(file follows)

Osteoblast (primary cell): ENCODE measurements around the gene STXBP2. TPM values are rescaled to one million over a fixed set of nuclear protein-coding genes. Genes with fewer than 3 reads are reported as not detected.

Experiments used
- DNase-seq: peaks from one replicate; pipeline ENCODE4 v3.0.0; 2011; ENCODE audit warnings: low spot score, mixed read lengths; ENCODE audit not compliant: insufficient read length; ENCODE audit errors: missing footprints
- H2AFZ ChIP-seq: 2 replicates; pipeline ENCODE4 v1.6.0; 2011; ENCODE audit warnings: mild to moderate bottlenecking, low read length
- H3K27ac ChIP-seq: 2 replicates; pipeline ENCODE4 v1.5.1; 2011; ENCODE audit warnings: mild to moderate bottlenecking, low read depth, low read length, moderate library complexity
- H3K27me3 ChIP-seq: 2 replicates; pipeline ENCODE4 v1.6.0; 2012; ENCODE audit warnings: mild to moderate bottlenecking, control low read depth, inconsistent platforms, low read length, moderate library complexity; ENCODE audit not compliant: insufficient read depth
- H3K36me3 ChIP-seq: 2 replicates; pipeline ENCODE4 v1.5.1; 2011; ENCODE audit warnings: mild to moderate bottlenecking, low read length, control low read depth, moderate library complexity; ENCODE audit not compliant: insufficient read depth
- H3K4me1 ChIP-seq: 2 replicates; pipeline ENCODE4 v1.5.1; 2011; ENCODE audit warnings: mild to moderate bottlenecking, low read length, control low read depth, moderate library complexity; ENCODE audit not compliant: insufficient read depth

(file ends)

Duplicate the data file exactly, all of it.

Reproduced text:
Osteoblast (primary cell): ENCODE measurements around the gene STXBP2. TPM values are rescaled to one million over a fixed set of nuclear protein-coding genes. Genes with fewer than 3 reads are reported as not detected.

Experiments used
- DNase-seq: peaks from one replicate; pipeline ENCODE4 v3.0.0; 2011; ENCODE audit warnings: low spot score, mixed read lengths; ENCODE audit not compliant: insufficient read length; ENCODE audit errors: missing footprints
- H2AFZ ChIP-seq: 2 replicates; pipeline ENCODE4 v1.6.0; 2011; ENCODE audit warnings: mild to moderate bottlenecking, low read length
- H3K27ac ChIP-seq: 2 replicates; pipeline ENCODE4 v1.5.1; 2011; ENCODE audit warnings: mild to moderate bottlenecking, low read depth, low read length, moderate library complexity
- H3K27me3 ChIP-seq: 2 replicates; pipeline ENCODE4 v1.6.0; 2012; ENCODE audit warnings: mild to moderate bottlenecking, control low read depth, inconsistent platforms, low read length, moderate library complexity; ENCODE audit not compliant: insufficient read depth
- H3K36me3 ChIP-seq: 2 replicates; pipeline ENCODE4 v1.5.1; 2011; ENCODE audit warnings: mild to moderate bottlenecking, low read length, control low read depth, moderate library complexity; ENCODE audit not compliant: insufficient read depth
- H3K4me1 ChIP-seq: 2 replicates; pipeline ENCODE4 v1.5.1; 2011; ENCODE audit warnings: mild to moderate bottlenecking, low read length, control low read depth, moderate library complexity; ENCODE audit not compliant: insufficient read depth